Beto Shwafaty

Phantom Matrix (Old Structures, New Glories)

Installation view at SITU project4, Leme Gallery, São Paulo 2016.

Sugar cane wooden mill*, electric motor, sound system.
(Colonial model device moved by animal or human traction, destined to grind sugar cane)
2016

Context-specific intervention in three phases:
02.04.2026 – 23.04.2016 Mill exposed in its initial state.
28.04.2016 – 10.06.2016  Mill disassembled with its parts cataloged and reorganized.
11.06.2016 – 25.06.2016  Parts removed from space. Audio installation with the sounds of processes connected to this engine.

The work results from a reflection on the urban context of the Situ Project (Galeria Leme) understood as a broad physical and social matrix, and which is simultaneously related to the exterior of the gallery building and the adjacent  public space.

For this installation, Shwafaty takes over an original wooden sugar mill, using it to structure, both materially and conceptually, his entire project. With this piece, the artist occupies the gallery’s courtyard and engenders an installation that is transformed in successive moments. First, the plant will be exhibited (in relatively constant movement with aid of an electric motor), although unproductive (no sugar cane grinding). Throughout the exhibition, this device will be gradually dismantled into all its parts, which will then be cataloged and reorganized, in order to be re-displayed and re-signified. Finally, the pieces will be removed from the courtyard, which will then be immaterially occupied by a soundtrack that carries the memory of processes linked to the mill.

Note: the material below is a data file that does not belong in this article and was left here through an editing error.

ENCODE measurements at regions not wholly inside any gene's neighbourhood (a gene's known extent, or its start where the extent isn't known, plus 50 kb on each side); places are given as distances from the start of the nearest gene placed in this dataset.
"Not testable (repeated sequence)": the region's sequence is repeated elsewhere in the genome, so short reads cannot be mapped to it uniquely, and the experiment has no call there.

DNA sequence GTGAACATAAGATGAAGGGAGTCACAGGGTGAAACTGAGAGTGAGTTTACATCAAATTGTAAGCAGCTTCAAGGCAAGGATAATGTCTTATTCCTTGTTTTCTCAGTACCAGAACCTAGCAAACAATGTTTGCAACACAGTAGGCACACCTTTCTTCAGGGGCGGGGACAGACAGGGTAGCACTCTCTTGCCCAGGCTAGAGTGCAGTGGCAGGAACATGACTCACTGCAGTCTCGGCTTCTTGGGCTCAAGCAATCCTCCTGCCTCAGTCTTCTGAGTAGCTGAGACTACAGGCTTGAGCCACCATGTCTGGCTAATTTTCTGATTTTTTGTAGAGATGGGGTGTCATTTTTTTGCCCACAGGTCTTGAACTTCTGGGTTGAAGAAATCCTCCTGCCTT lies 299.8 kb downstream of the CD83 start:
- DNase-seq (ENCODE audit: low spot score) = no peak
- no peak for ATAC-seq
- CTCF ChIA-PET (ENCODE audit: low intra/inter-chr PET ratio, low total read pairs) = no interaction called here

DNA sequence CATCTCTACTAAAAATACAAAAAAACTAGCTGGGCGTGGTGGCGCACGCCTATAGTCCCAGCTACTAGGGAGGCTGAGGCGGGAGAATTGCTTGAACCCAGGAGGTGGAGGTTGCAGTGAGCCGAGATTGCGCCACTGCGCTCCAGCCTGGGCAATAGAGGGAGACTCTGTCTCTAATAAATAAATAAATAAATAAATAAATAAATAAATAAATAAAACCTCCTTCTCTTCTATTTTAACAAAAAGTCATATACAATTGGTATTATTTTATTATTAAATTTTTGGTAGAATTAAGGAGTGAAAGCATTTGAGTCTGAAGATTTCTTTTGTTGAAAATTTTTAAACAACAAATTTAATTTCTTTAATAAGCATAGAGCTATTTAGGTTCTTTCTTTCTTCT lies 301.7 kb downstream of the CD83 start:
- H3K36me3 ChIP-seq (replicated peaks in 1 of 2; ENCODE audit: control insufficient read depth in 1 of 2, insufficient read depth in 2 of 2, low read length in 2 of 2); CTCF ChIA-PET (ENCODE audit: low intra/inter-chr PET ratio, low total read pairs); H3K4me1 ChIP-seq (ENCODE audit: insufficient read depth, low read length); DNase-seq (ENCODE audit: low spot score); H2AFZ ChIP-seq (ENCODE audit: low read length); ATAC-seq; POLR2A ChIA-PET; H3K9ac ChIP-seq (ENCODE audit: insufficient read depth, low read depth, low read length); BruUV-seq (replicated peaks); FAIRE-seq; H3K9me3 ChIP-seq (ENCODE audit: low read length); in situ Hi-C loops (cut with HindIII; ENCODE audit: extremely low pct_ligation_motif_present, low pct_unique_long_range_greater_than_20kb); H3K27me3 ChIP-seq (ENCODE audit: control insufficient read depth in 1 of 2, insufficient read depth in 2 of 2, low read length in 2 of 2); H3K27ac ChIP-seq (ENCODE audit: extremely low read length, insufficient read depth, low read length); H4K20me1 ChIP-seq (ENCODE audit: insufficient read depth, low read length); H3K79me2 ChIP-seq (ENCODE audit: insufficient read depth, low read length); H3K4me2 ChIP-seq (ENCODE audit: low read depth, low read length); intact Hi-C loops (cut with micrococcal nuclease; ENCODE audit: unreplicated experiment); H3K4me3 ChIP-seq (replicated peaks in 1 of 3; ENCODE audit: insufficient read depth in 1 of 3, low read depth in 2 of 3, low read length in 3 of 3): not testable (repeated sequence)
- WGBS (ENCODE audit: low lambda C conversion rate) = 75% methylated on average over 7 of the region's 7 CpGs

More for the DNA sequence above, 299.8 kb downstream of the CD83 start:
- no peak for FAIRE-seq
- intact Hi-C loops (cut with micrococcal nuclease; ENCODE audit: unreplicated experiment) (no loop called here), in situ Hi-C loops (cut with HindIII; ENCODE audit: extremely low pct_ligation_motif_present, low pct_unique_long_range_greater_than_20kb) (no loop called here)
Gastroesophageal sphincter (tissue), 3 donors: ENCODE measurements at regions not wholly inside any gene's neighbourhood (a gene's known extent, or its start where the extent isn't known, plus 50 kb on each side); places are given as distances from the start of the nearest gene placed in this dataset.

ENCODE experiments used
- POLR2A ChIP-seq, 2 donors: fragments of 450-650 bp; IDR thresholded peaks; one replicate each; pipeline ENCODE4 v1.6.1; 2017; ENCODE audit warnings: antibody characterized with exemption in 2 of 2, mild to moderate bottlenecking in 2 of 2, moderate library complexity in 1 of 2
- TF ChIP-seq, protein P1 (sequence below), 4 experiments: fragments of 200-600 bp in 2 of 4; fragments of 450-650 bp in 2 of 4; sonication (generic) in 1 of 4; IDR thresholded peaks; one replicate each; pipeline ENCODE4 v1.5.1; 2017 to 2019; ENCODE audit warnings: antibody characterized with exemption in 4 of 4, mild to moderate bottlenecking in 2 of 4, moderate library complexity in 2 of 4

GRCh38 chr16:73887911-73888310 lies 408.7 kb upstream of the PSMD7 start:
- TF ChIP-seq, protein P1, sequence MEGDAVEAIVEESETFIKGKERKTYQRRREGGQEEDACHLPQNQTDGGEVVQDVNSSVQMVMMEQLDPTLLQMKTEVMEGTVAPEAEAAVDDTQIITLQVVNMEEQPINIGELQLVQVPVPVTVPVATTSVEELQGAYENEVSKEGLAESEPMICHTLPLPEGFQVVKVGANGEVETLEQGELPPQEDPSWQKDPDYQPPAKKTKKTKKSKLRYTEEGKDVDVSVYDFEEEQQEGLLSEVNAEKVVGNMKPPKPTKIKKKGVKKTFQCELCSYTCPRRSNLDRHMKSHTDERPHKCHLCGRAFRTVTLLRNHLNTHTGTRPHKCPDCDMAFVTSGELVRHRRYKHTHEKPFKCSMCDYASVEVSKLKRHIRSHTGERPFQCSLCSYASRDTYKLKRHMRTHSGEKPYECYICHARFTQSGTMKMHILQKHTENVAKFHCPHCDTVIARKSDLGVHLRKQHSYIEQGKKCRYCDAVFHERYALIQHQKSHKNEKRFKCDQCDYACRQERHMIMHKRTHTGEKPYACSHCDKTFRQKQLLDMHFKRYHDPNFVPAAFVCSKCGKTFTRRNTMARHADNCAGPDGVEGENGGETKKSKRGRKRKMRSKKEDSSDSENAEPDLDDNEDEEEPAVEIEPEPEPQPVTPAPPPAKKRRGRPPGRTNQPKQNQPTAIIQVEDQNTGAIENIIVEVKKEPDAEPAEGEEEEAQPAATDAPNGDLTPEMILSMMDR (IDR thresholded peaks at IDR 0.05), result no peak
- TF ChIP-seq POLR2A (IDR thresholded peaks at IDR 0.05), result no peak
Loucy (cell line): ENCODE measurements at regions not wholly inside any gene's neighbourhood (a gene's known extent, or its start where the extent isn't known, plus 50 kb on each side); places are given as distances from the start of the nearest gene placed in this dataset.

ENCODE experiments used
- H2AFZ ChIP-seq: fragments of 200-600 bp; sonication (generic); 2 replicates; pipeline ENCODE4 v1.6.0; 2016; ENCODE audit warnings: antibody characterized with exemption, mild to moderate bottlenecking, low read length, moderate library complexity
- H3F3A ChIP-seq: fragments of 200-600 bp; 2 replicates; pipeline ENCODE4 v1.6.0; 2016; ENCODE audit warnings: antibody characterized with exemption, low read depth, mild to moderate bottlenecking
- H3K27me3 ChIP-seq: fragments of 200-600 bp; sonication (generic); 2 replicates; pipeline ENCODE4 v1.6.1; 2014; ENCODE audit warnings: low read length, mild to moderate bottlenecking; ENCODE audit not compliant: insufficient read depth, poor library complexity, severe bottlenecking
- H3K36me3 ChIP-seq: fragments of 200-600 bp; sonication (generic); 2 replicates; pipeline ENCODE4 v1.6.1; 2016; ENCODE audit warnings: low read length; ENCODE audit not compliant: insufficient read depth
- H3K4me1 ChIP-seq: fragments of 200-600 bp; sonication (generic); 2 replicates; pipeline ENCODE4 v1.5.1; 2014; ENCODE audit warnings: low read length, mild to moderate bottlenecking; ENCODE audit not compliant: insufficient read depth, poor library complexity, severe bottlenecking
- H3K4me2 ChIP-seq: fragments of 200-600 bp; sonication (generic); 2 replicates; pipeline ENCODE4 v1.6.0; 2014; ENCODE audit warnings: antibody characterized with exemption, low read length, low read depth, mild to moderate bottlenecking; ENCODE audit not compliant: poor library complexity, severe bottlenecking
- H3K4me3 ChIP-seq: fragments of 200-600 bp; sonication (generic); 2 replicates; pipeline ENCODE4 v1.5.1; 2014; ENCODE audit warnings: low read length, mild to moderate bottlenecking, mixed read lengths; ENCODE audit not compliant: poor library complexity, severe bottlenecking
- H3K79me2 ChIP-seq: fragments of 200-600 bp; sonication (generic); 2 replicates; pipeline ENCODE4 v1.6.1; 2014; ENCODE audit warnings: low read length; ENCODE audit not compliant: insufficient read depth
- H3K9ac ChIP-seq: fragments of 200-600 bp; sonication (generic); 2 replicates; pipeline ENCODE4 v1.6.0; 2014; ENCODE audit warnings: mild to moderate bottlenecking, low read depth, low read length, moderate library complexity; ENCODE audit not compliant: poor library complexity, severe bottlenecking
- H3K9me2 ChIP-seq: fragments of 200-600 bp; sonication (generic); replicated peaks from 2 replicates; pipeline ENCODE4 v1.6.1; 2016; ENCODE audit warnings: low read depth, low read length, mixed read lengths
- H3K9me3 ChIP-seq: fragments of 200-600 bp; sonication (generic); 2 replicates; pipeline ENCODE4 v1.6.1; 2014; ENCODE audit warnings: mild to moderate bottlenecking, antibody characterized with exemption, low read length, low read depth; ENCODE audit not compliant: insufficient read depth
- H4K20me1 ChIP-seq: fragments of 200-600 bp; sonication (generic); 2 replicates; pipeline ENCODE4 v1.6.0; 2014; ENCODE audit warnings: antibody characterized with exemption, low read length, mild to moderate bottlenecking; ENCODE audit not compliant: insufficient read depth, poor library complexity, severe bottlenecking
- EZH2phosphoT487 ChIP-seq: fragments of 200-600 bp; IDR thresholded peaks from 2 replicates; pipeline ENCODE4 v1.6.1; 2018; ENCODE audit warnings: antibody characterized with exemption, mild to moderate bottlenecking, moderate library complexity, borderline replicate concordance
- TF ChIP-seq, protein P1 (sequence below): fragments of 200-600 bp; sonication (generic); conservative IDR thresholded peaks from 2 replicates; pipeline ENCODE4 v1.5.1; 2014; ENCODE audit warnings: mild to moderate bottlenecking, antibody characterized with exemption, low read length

By bringing this type of colonial machine back to the neighborhood where it first appeared, the artist voluntarily creates a collision between two different historical eras.

And what could be considered just an operation to rescue a historical fact of the city, becomes a process of displacement, dematerialization and disappearance. This colonial piece, a proto-industrial device, becomes an artifact, in order to disappear during the exhibition, evoking the same processes of erasure and disappearance that permeate the spatial development of cities and the very history of urbanism, but also of economies. and cultures that inform it.

With this action, Beto Shwafaty ponders the notion of “heritage” that runs parallel to the imminent obliteration of certain historic buildings, cultures, information and societies. These actions provide, in the end, a space for reflection that makes it possible to question whether the modernization project in Brazil meant effectively a rupture with its colonial past, or if, in fact, it is just the continuity of a colonizing process, with repressed logic that still persists in many contexts.

Curatorial text by Bruno de Almeida.

Exhibited at: Projeto Situ, Galeria Leme, São Paulo 2016
Now it is lent to FAMA collection, Itu / Brasil